Dying with Dignity in Québec: Palliative Care, Moral Expertise, and the Debate on Euthanasia
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On March 22, 2012, the Select Committee on Dying with Dignity of the National Assembly of Québec released its final report recommending the adoption of “medical aid in dying” in the province of Québec, Canada. The majority of palliative care physicians, professed experts in end of life care, rejected the committee’s conclusion. And yet, the recommendation of the committee, in framing euthanasia as “medical aid in dying,” placed the practice squarely within the realm of their putative expertise.
The objective of this project is to examine the role of palliative care physicians in the Dying with Dignity debate in Québec and to answer the following question: why were palliative care practitioners unable to influence the outcome of the debate?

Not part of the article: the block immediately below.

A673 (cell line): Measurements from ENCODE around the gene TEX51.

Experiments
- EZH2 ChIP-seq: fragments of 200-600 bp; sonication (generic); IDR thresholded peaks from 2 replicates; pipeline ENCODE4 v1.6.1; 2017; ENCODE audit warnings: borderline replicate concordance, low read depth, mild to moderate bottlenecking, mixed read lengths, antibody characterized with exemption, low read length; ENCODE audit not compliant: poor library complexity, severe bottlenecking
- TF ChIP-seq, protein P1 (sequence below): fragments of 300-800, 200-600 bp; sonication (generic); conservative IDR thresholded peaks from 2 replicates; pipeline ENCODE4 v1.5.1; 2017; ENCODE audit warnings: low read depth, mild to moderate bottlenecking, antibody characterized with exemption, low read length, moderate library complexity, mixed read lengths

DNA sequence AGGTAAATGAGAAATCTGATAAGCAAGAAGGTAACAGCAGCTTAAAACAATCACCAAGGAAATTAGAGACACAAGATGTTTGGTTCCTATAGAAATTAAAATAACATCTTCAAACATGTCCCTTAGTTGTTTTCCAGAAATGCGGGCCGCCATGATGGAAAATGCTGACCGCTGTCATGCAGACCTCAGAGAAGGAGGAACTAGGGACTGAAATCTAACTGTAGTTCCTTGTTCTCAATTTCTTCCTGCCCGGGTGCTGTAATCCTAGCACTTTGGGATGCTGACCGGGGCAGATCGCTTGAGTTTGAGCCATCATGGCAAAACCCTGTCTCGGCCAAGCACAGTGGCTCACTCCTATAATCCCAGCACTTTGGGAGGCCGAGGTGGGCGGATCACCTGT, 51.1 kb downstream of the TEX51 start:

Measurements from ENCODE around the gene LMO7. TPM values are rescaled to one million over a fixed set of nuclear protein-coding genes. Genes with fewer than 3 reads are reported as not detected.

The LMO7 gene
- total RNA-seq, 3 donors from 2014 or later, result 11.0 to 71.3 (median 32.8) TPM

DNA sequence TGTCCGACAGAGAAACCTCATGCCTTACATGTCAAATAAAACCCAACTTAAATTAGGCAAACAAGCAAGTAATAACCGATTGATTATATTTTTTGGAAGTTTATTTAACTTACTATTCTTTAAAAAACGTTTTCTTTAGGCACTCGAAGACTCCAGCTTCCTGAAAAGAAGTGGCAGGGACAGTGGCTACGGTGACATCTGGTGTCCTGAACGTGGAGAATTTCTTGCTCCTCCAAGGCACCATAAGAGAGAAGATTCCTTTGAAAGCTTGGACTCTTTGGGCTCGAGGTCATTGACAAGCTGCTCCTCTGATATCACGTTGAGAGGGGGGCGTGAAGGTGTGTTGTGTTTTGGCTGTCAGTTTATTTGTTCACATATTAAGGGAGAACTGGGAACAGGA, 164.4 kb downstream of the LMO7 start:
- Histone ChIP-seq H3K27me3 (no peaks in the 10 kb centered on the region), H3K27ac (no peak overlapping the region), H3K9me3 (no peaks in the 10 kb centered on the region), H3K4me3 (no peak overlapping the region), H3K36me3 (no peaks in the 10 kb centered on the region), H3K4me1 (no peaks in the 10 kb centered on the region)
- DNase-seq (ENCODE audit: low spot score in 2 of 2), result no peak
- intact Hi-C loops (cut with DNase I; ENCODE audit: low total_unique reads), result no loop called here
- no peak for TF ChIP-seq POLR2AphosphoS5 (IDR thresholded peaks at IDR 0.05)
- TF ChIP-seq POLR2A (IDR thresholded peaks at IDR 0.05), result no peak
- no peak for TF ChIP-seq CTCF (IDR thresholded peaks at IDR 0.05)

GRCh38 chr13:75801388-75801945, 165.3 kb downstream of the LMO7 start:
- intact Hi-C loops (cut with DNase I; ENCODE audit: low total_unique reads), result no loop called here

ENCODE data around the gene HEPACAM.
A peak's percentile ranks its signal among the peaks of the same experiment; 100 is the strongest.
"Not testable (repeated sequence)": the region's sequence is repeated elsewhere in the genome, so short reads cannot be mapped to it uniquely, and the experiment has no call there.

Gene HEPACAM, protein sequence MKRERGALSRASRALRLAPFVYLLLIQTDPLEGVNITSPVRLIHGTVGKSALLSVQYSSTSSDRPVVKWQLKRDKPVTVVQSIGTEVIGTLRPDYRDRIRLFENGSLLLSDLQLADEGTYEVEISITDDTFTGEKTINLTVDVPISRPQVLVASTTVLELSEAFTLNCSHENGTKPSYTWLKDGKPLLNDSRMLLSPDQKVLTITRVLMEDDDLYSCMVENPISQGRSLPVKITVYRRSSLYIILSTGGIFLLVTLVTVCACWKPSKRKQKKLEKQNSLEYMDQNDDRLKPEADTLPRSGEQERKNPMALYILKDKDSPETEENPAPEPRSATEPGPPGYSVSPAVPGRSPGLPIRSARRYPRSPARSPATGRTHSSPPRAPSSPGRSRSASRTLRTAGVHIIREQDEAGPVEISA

My methods include a detailed analysis of the committee proceedings of the Select Committee on Dying with Dignity and a review of the sociological literature on committees and on expertise, the philosophical literature on euthanasia, and the historical literature on palliative care.
I draw broad conclusion about: (i) committees, and the way in which committee formation and format prioritize certain societal values; (ii) medical expertise, and the devaluation of certain forms of knowledge in the evidence-based medicine framework; (iii) moral expertise, and its presumed absence in Western democratic society.
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